Dream Ballot: Peter, Paul and Mary. They were the ones who put Bob Dylan on the charts, two years before the Byrds. If you think this–or Dylan becoming a major star–was merely inevitable, you weren’t quite paying attention. Woody Guthrie never made it…and don’t think he couldn’t have, if PP&M had been there to provide the bridge to the mainstream (whether he would have accepted it is another question, but my guess is he would have). Besides, unlike most of the people who would properly belong in a Contemporary Influence category, they actually made a great rock and roll record…which is not nothing, even if they just did it to prove they could to people who thought “I Dig Rock and Roll Music” was only a joke.

Actual Nominee: Joe Tex. No complaints. No arguments. Joe Tex is the last of the first-rank soul men not to be inducted. He should be.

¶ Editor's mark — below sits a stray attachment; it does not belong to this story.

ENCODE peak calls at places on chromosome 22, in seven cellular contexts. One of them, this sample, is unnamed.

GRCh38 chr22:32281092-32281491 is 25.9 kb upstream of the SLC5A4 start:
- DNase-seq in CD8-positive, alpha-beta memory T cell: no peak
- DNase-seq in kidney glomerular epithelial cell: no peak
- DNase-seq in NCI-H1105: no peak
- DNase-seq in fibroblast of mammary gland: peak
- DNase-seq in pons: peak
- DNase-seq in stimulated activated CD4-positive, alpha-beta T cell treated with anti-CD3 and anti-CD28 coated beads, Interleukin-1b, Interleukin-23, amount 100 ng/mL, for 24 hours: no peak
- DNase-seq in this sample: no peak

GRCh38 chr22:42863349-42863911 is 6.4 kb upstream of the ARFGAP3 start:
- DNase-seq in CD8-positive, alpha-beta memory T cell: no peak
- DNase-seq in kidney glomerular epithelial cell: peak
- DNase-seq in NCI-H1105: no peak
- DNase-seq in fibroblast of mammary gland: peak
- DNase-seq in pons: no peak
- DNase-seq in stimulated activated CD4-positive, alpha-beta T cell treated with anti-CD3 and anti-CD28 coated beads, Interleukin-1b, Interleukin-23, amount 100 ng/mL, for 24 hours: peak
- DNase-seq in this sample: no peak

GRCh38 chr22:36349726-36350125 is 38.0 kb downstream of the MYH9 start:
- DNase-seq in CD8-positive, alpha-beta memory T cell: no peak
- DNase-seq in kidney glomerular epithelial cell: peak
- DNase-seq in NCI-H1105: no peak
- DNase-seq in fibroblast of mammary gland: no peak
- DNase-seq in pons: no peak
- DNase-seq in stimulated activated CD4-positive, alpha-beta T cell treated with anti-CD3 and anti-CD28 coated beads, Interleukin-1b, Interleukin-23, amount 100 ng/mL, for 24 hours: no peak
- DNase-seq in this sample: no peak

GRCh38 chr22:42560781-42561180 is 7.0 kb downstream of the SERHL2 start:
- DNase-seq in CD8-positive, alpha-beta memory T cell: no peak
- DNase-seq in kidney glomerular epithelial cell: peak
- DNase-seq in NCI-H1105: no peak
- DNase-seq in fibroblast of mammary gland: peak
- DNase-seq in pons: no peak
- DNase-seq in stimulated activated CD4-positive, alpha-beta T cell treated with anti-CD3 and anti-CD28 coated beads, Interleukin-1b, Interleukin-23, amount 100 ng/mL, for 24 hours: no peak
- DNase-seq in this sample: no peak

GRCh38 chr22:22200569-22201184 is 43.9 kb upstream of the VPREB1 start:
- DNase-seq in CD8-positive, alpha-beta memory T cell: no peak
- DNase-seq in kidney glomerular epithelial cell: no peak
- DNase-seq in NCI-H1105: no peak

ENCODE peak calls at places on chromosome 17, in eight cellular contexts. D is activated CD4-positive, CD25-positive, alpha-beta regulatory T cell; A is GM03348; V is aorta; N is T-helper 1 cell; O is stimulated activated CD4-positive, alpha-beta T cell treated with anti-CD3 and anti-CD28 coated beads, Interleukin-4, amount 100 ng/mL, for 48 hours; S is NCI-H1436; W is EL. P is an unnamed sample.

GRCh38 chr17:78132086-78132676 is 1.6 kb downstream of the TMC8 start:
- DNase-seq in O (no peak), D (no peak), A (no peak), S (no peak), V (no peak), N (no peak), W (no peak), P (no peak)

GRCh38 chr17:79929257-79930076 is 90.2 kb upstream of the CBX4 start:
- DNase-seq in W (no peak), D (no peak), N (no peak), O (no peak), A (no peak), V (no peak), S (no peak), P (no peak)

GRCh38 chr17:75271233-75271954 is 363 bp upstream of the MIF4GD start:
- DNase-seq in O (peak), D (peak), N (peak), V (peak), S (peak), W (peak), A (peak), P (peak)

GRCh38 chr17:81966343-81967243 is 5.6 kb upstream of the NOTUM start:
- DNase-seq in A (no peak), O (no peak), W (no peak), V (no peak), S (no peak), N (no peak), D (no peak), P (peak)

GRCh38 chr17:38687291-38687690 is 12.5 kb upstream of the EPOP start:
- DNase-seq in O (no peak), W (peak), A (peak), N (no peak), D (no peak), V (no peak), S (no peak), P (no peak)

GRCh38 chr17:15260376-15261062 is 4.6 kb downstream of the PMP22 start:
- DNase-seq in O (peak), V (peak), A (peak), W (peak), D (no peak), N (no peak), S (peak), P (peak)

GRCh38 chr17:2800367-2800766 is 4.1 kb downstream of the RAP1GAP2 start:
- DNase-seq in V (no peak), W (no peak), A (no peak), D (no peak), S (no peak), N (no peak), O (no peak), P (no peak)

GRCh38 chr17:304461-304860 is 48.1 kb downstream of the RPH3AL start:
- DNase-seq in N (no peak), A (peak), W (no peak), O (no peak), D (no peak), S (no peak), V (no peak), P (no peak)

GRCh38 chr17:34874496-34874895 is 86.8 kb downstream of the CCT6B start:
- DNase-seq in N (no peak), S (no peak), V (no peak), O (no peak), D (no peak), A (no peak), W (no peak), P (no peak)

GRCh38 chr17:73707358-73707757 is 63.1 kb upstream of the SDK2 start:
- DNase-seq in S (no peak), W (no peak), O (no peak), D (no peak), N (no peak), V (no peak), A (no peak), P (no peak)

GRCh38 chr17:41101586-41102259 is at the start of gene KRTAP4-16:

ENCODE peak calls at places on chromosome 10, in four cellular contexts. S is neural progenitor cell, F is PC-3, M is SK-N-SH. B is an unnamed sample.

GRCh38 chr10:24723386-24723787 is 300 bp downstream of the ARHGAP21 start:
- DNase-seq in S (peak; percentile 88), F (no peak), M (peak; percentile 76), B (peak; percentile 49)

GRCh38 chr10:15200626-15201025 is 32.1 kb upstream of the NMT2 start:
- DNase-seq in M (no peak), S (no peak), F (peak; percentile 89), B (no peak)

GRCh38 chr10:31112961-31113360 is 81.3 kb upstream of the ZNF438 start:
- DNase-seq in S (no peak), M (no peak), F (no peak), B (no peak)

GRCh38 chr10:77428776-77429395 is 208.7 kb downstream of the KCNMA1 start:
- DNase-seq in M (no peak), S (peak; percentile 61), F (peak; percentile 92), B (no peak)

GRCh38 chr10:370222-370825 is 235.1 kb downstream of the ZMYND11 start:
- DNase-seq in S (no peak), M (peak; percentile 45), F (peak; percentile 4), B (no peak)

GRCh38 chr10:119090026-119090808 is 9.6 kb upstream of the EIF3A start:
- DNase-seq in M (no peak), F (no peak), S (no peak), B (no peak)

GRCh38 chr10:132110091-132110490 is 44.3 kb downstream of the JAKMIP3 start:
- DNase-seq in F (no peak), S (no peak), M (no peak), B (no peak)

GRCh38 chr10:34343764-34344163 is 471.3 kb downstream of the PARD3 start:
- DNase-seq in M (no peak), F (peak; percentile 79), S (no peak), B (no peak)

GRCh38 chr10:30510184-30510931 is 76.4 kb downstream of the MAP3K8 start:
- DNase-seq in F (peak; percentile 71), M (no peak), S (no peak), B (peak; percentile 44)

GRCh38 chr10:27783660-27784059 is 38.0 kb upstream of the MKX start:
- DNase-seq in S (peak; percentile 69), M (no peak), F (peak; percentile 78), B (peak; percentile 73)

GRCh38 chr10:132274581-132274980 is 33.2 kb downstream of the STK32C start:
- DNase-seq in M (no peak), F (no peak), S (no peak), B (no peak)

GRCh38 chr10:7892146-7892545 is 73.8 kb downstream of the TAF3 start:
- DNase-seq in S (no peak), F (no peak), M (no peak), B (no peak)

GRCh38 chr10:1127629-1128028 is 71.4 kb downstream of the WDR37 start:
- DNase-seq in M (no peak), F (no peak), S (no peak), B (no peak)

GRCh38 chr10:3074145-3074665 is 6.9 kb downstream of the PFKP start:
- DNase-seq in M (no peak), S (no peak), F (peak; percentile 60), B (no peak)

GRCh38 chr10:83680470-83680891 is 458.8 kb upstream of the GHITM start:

Dream Ballot: Joe Tex.

Actual Nominee: Journey. I love, without irony or reservation, “Lovin’ Touchin’ Squeezin.” It’s a great record, period. And I don’t hate the stuff everybody else hates. i don’t listen to it, but I don’t run screaming from the room if it’s on either, or get a knot in my stomach that makes me want to start ranting about the decline and fall of civilization (and you know I can find endless reasons to do that). Plus, they sold a bajillion records. Still….Seriously?

Dream Ballot: Three Dog Night. The only reason Three Dog Night weren’t in a long time ago is they didn’t write their hits. If you follow along here, you know that’s not a good reason. Especially when, on average, their hits were a lot greater than Journey’s. (Alternate pick: Def Leppard…they have the advantage of being better than Journey and a more direct replacement. They just weren’t as good as Three Dog Night.)